I have multiple data sets, each of which is a 2D matrix. I want to construct a new 2D Matrix in which each element is the average of that element for all the original data sets. i.e

NewMatrix[i][j] =1/N *(Matrix1[i][j] + Matrix2[i][j] + ... + MatrixN[i][j])

I can't quite figure out how to do it in Mathematica.



1 Answer 1


This is a pretty basic question but since you're new here let me get you started. Many functions in Mathematica are natively designed to work on vectors, arrays, and tensors. That means that such an operation is or at least may be directly analogous to the non-array form. Suppose you have:

a1 = RandomInteger[9, {5, 5}];
a2 = RandomInteger[9, {5, 5}];
a3 = RandomInteger[9, {5, 5}];

You then need merely:

(a1 + a2 + a3) / 3


Mean[{a1, a2, a3}]

Just as you would if a1, a2 and a3 were individual numbers. This will be much faster than a manual procedural operation, unless you are going to compile that procedural code.

A sidebar

You could define all three arrays at once using:

{a1, a2, a3} = RandomInteger[9, {3, 5, 5}];

There is a subtle yet important difference however. This more concise form will unpack the packed integer array that is produced by RandomInteger, resulting in slower numeric operations on those expressions.

  • $\begingroup$ Subtle indeed!. You've already told us that arrays are not packed automatically and I've since learned that On["Packing"] tells us when a command is unpacking an array, but is there any resource that should clue us in that RandomInteger (or any other function) will be returning a packed array? $\endgroup$ Commented Jul 22, 2013 at 12:50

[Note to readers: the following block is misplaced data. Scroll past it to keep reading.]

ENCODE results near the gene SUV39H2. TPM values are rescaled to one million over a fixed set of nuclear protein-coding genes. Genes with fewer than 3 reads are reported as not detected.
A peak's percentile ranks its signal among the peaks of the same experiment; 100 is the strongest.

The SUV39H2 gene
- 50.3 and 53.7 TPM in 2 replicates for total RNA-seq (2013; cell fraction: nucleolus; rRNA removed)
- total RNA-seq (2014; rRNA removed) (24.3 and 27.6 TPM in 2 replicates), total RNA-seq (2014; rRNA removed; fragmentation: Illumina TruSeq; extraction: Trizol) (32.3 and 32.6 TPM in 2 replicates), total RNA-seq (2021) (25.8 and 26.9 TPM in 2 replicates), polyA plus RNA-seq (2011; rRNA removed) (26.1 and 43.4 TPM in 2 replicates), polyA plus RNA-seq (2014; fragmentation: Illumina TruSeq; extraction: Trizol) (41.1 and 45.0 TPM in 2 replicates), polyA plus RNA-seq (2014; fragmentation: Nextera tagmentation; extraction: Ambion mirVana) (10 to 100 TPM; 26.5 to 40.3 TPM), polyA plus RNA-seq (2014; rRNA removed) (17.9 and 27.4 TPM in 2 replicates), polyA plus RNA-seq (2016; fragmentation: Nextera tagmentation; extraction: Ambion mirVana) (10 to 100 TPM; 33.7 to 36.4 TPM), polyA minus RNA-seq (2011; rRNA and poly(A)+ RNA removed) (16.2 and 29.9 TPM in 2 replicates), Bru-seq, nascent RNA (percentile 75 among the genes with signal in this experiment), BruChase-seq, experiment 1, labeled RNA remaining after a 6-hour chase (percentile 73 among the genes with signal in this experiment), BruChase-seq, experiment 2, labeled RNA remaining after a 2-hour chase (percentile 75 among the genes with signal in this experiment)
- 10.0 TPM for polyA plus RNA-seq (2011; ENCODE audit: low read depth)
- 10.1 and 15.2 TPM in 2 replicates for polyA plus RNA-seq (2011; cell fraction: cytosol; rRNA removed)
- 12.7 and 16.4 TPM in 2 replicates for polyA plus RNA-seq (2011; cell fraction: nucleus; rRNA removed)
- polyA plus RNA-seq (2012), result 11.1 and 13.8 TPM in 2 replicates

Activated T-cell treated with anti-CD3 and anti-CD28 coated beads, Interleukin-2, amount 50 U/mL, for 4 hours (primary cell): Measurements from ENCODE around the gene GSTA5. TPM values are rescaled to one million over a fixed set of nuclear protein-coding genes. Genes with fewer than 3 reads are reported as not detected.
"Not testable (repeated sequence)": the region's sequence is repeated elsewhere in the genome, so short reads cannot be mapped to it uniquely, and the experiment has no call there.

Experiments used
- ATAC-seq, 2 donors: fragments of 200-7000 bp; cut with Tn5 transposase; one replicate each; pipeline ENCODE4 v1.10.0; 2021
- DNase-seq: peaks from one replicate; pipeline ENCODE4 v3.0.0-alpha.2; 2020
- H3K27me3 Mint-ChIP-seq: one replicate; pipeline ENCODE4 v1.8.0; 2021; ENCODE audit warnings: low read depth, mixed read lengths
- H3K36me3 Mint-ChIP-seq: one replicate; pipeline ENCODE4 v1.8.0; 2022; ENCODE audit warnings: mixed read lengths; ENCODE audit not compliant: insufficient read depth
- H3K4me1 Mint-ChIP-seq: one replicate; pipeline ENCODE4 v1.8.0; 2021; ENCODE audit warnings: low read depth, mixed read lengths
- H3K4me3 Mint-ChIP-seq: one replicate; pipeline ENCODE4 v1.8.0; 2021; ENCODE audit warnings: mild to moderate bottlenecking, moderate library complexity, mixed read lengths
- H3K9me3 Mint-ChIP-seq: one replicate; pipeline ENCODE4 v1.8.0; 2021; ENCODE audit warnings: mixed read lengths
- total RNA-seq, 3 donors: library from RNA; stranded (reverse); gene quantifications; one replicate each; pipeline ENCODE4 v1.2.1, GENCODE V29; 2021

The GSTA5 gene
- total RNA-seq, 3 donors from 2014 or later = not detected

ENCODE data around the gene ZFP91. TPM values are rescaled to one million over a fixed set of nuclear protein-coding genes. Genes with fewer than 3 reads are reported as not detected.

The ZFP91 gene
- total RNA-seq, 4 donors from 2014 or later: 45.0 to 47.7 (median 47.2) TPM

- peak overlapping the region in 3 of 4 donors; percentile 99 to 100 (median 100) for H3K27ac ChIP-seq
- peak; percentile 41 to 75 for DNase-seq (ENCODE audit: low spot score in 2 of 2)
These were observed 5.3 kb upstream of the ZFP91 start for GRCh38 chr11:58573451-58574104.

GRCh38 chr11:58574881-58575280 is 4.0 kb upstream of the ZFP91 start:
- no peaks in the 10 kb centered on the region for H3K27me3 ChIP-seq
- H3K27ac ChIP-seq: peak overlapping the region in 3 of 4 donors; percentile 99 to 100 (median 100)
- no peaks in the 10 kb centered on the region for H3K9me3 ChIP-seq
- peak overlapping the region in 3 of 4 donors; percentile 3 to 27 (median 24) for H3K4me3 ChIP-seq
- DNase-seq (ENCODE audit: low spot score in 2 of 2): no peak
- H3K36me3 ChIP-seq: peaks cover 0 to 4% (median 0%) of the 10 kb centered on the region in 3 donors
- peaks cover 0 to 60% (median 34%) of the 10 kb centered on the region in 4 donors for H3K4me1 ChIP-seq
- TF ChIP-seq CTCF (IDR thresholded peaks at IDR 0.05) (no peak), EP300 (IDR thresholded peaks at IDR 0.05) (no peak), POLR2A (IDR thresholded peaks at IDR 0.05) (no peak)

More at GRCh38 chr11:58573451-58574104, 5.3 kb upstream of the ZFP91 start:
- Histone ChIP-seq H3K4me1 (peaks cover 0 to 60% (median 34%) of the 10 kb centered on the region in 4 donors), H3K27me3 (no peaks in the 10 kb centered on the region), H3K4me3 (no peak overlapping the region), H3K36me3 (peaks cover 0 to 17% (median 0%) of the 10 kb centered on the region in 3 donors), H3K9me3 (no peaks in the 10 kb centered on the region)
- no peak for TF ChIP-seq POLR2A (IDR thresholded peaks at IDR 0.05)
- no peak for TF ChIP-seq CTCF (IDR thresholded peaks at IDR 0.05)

• $\begingroup$ @bobthechemist -- I know he has the name "Mr.Wizard", but how does he know that stuff? $\endgroup$
    – Jagra
    Commented Jul 22, 2013 at 13:15
  • $\begingroup$ Ah, thanks very much. I'm more accustomed to coding environments like java where you have to deal with each element individually, I didn't realise Mathematica dealt with matrices in such an elegant way. $\endgroup$ Commented Jul 22, 2013 at 13:17
  • $\begingroup$ @bob You can check if an array is packed with Developer`PackedArrayQ. I'm not sure if it is expressly stated that RandomInteger, Range, etc. return packed arrays, but it would be disappointing if they did not. Be aware that unpacked arrays may be automatically packed on-the-fly by functions which auto-compile (at some threshold) such as Map and Fold, e.g. Map[N, list] on a list of more than 100 unpacked integers will return a packed list of reals. Also see this question for avoiding or understanding unpacking. $\endgroup$
    – Mr.Wizard
    Commented Jul 22, 2013 at 13:59
  • $\begingroup$ @Jagra Thanks for making me smile. :^) What I know has been learned from roughly equal parts of experimentation, reading MathGroup and other resources at library.wolfram.com, and participation on this site (and StackOverflow before it). $\endgroup$
    – Mr.Wizard
    Commented Jul 22, 2013 at 14:01

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